Patrick Cox: Many of these studies focus on speech perception. Typically, the sound structure of a language is one of the first things we absorb. So even if a child has been adopted as a one-year- old, before they’ve learned to put a sentence together they’ll have learned quite a bit about the sound structure of their native tongue. And some of these studies show that that sticks around, even among adults who in all other ways seem to have no knowledge of their birth language at all. What we don’t know yet is how helpful that early exposure to sound structure may be to re-learning, re-claiming the language later on in life.
Julie Sedivy: But I think, you know, I found that very interesting given my own personal experience of this sense of hyper accelerated relearning that was happening. And I think it’s a very important area of study because it speaks to the question of how much value is there in exposing kids to their heritage language early on,if you anticipate that they might not necessarily be in an environment where it will be that useful to them, that would be a very, very helpful question to know.
Patrick Cox: And you think of the number of refugees that have been resettled in the last ten years, and that it’s going to be a key question that huge numbers of people will have.
Julie Sedivy: And it’s massively relevant to the question of revitalizing endangered languages as well, I think. You know, to have a sense of understanding of what are the benefits of very early exposure?
Sound of the Czech national anthem.
Patrick Cox: This is the Czech National anthem. It’s got that national anthem kind of a sound to it, right? The title though: It’s a bit more unusual. “Where is my home?” Like, a question. The words go on to answer the question: Streams, meadows, orchards. That’s my home. It’s not quite that straightforward for Julie, of course.
Julie Sedivy: For me, that question, “Where’s my home?” is not exactly a rhetorical question. It’s more of a real question that I answer my cell phone to ask myself on a regular basis. And one of the things that you know, that actually surprised me as a result of my long trip back to the Czech Republic, I felt such a renewed connection to my Czechness that I found myself wondering on the plane trip back how it would feel to land back in Calgary — whether I would feel a sense of alienation from that environment where I would feel more aware of a sense of difference between myself and people in my daily life. And the answer is yes. And I also felt a renewed connection to my home in Calgary. Both of those things happened as a result of becoming reconnected to the Czech side of me. It felt that it was easier now to be comfortable in this environment that I recognized as being my home in some ways, but not my home in other ways. If I was able to bring with me that Czech part of me, you know, that originated overseas. The alienation felt less painful. There was more of a sense of acceptance of “Oh yeah, OK.” Being able to flip back and forth between perspectives on things without feeling that I didn’t belong in either of those perspectives. More of a sense that, yes, I live in both of these, or I live in multiple perspectives. I live in multiple homes.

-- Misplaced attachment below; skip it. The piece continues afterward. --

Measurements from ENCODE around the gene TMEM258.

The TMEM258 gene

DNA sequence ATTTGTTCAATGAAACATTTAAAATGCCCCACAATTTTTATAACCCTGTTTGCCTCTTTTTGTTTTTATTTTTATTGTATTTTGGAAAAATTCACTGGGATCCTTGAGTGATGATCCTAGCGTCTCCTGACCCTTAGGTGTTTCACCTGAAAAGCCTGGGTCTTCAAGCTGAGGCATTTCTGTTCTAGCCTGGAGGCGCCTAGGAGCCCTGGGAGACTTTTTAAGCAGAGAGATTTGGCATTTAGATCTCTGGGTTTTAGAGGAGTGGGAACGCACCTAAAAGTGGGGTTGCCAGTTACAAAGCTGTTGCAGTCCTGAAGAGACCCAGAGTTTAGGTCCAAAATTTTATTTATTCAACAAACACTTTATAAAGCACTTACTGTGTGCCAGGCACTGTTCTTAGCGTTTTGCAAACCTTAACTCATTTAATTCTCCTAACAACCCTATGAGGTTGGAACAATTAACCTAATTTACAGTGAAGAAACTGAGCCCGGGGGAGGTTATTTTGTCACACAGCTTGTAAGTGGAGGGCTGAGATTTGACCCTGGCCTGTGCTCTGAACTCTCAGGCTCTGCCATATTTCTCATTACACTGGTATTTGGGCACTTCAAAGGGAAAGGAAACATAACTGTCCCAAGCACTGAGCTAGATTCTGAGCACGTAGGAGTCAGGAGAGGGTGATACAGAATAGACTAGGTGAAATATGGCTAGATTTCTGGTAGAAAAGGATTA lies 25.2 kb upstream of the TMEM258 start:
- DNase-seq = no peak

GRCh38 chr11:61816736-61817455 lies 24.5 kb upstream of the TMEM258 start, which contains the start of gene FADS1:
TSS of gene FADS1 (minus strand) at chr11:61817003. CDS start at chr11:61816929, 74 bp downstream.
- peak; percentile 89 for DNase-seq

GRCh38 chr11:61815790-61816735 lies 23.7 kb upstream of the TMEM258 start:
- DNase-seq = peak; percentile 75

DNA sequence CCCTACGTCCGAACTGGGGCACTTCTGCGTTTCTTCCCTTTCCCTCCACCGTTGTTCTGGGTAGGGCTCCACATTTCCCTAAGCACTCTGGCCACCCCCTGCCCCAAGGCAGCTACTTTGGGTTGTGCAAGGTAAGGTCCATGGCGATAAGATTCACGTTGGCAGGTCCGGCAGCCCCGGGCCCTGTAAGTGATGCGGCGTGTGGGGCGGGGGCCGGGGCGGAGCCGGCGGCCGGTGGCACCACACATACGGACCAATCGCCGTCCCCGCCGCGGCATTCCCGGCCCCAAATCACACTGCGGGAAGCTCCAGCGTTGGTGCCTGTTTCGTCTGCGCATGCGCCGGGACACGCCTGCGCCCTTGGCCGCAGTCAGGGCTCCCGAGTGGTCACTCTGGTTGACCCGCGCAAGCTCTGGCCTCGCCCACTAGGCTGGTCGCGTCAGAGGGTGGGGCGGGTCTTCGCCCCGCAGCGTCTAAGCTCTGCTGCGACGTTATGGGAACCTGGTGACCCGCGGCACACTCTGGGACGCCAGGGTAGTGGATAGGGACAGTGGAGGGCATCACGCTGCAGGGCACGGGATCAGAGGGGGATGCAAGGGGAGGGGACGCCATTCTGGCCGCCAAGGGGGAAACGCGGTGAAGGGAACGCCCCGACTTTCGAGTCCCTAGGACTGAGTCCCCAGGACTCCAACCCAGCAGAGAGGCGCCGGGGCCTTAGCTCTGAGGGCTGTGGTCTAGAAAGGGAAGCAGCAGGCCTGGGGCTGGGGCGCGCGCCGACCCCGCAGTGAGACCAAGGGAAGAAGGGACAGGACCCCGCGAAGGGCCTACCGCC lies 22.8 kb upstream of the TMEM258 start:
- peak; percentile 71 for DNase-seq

Sound of the Canadian national anthem.
Patrick Cox: Julie Sedivy. She’s written a book about this and much more called Memory Speaks. We thought that in this episode we’d talk mainly about her family history and her rediscovery of her native tongue. But Julie is a linguist and the book is chock-full of her descriptions of dozens of linguistic studies that have a bearing on one aspect or another of her experience. It’s probably no surprise now you’ve heard her speak to hear me say that Julie is a wonderful writer. My guess is whether or not you have a background in linguistics, you’ll get a whole lot out of reading her book.
Kavita Pillay: Subtitle’s sound designer is Tina Tobey. Thanks to Alyson Reed and everyone at the Linguistic Society of America. Also to The World public radio program, and to the Hub & Spoke podcast collective of which Subtitle is a member. If you’re looking around for a new podcast to listen to, try one of the other Hub & Spoke offerings. Here’s one The world’s first podcast, Open Source, a show about arts, ideas, and politics. There’s a great recent episode with Randall Kennedy, author of the new book, Say It Loud! He talks with host Christopher Lydon about optimism and pessimism in an era of reaction and backlash. Listen at radioopensource.org or wherever you get your podcasts.
Patrick Cox: Please rate and review Subtitle at Apple Podcasts or wherever you listen. It really helps spread the word. Thanks– and thanks for listening to this episode. We’ll be back in a couple of weeks.
Subtitle is made possible in part by a major grant from the National Endowment for the Humanities: Exploring the human endeavor.